After memorizing a few isolated, but important verses then try memorizing whole meaningful passages. John Vandergrind in his “Love to Pray” book suggests we memorize Colossians 1:9-12 and use it when we pray for friends and family. Let’s look at it together now ……Who has it? Can you read it please …..(”So we have continued praying for you ever since we first heard about you. We ask God to give you a complete understanding of what he wants to do in your lives, and we ask him to make you wise with spiritual wisdom.
Then the way you live will always honor and please the Lord, and you will continually do good, kind things for others. All the while, you will learn to know God better and better.
We also pray that you will be strengthened with his glorious power so that you will have all the patience and endurance you need. May you be filled with joy,
always thanking the Father, who has enabled you to share the inheritance that belongs to God's holy people, who live in the light. “)
I memorizing verbatim is too difficult, the memorize the essence of the passage. What are we praying for in this passage in Colossians we just read
1. knowledge of God’s will
2. walking worthy of the Lord
3. pleasing Him
5. increasing in knowledge of God
6. strength from Him
These are things we all need to pray for ourselves, not only for friends and family.
We are moving on to the 5th point, but before we do, let’s quickly review 1 through 4 of the practical steps to improve your devotional life and, therefore, your knowledge of God.
1. remind yourself of the good in it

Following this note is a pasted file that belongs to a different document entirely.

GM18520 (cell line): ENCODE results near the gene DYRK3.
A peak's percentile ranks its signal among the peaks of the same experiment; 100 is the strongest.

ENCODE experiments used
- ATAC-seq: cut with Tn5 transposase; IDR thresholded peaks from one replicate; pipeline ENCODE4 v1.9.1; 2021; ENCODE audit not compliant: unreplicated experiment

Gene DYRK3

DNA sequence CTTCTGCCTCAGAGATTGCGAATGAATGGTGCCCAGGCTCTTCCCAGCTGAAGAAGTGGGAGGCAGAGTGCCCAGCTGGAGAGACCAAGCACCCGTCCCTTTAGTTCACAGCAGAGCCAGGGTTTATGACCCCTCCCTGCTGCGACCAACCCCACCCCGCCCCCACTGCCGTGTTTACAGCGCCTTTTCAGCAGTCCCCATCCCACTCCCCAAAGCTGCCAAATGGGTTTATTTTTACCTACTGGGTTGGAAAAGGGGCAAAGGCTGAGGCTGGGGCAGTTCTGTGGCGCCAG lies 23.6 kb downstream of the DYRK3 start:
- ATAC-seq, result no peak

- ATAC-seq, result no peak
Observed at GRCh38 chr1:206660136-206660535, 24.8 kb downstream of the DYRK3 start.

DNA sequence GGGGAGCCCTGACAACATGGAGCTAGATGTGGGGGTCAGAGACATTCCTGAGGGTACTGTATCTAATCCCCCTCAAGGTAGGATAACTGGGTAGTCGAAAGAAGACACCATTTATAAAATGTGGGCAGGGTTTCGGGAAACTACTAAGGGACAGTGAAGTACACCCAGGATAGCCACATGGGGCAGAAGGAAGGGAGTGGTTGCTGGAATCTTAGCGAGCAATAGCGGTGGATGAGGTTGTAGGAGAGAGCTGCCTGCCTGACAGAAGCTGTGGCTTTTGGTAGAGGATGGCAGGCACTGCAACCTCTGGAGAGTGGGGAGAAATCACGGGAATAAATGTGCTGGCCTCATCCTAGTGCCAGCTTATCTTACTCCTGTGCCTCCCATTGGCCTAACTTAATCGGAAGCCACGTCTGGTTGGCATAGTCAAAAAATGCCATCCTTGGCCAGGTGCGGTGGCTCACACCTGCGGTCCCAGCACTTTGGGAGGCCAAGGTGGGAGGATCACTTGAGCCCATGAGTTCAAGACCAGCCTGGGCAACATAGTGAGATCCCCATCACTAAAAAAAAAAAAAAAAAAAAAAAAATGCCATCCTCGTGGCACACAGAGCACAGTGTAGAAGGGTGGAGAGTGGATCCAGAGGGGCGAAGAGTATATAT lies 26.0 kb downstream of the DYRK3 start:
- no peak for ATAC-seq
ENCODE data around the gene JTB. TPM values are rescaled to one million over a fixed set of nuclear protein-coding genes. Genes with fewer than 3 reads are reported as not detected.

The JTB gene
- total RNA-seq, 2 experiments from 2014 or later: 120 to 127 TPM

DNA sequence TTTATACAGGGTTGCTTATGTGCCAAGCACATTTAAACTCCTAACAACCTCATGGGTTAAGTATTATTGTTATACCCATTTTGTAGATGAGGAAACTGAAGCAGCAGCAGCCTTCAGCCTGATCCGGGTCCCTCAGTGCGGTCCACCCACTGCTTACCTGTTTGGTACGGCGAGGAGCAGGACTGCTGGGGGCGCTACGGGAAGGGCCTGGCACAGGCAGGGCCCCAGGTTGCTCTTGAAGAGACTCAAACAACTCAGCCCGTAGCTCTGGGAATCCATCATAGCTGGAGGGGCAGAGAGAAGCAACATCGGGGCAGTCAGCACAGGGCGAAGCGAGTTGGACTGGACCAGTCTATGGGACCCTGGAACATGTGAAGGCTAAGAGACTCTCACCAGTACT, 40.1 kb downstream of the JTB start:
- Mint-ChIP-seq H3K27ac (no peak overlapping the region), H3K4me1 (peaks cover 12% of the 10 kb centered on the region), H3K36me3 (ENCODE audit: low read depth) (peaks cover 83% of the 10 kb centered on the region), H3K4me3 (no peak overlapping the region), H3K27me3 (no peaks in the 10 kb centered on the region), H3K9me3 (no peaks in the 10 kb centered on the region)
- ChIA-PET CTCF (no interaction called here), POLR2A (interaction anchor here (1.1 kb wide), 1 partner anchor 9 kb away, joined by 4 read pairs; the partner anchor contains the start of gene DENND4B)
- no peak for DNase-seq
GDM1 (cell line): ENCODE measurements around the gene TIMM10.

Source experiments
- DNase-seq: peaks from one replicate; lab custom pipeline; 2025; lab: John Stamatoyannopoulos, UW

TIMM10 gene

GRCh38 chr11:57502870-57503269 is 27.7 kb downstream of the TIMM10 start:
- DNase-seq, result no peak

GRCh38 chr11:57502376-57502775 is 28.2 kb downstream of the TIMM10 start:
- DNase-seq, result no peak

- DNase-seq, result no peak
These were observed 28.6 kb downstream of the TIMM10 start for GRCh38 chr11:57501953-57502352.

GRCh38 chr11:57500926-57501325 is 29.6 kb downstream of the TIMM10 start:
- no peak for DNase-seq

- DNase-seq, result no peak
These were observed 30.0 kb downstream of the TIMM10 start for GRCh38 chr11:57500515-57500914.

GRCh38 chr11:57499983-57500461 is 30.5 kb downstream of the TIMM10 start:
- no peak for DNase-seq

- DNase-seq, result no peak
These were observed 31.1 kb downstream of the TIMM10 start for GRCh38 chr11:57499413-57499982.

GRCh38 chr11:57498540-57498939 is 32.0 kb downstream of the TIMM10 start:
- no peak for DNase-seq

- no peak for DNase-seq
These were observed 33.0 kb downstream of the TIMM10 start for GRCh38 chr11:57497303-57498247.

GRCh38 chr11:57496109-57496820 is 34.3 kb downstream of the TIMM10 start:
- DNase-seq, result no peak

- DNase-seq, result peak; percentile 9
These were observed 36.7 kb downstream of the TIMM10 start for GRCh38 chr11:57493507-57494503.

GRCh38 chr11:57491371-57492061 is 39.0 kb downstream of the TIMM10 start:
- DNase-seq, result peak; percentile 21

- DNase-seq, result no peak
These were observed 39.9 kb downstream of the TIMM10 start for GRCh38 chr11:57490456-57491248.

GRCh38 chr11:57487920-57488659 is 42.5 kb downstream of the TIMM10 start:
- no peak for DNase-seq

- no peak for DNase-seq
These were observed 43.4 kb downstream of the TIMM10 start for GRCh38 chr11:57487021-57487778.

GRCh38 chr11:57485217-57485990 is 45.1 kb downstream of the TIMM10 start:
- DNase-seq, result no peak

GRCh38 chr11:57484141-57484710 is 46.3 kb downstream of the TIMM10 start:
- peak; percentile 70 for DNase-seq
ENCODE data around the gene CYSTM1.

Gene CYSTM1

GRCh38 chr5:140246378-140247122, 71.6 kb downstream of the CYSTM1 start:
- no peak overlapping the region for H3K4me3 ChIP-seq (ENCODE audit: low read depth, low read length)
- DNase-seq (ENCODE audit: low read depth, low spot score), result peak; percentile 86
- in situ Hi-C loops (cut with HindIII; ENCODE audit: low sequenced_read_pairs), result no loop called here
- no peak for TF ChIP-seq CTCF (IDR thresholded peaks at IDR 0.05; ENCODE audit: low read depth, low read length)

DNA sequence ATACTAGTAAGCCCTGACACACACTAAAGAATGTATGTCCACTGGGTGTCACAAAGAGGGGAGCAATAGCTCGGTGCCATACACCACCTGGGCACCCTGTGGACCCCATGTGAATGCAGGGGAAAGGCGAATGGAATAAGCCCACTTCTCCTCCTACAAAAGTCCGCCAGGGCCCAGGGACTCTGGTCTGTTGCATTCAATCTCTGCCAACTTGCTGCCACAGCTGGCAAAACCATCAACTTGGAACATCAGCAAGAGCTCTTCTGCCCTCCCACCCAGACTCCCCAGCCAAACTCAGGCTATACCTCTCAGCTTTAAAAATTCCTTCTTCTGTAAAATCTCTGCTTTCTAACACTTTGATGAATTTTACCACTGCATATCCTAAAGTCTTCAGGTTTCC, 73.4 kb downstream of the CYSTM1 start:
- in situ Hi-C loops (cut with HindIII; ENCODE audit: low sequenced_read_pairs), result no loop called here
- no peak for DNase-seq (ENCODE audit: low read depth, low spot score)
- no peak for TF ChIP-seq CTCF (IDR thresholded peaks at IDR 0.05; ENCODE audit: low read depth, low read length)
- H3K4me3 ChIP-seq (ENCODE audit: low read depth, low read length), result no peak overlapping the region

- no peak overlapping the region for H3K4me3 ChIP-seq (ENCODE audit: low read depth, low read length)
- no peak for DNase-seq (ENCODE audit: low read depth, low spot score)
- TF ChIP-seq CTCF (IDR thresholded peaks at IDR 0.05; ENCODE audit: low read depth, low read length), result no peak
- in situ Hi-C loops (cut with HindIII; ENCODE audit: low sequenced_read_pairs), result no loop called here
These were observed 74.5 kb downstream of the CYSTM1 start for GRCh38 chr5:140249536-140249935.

2. plan a time and place
3. find material to guide you
4. memorize pertinent verses
When you memorize, the word of God is not just there in the crisis when you need it, it is there again and again shaping your thinking and your will transforming your mind. Ask yourself, of all the spiritually minded people who seem to walk most consistently with God and be in tune with God's Spirit, are they not oozing scripture? This is no coincidence. Memorizing scripture is one of the surest routes to going deep with God and having power in prayer.
(5) Let’s move on. Keep a journal and write out your thoughts as you meditate on the scripture. I journal in a book. I pick a passage of Scripture. I meditate on it and write down how I would apply it in my daily life. I work my way through a whole book of the Bible like that. If have no preference, I would suggest beginning with the book of James.
Writing is a way of seeing that is deeper and sharper than most other ways of learning. We understand more when we write than when we just read.
“I know not how the light is shed,
nor understand this lens.
I only know that there are eyes
In pencils and in pens.”
You don't have to use the journal every time or every day. But do it sometimes and you will soon see the fruit, so that I won't need to convince you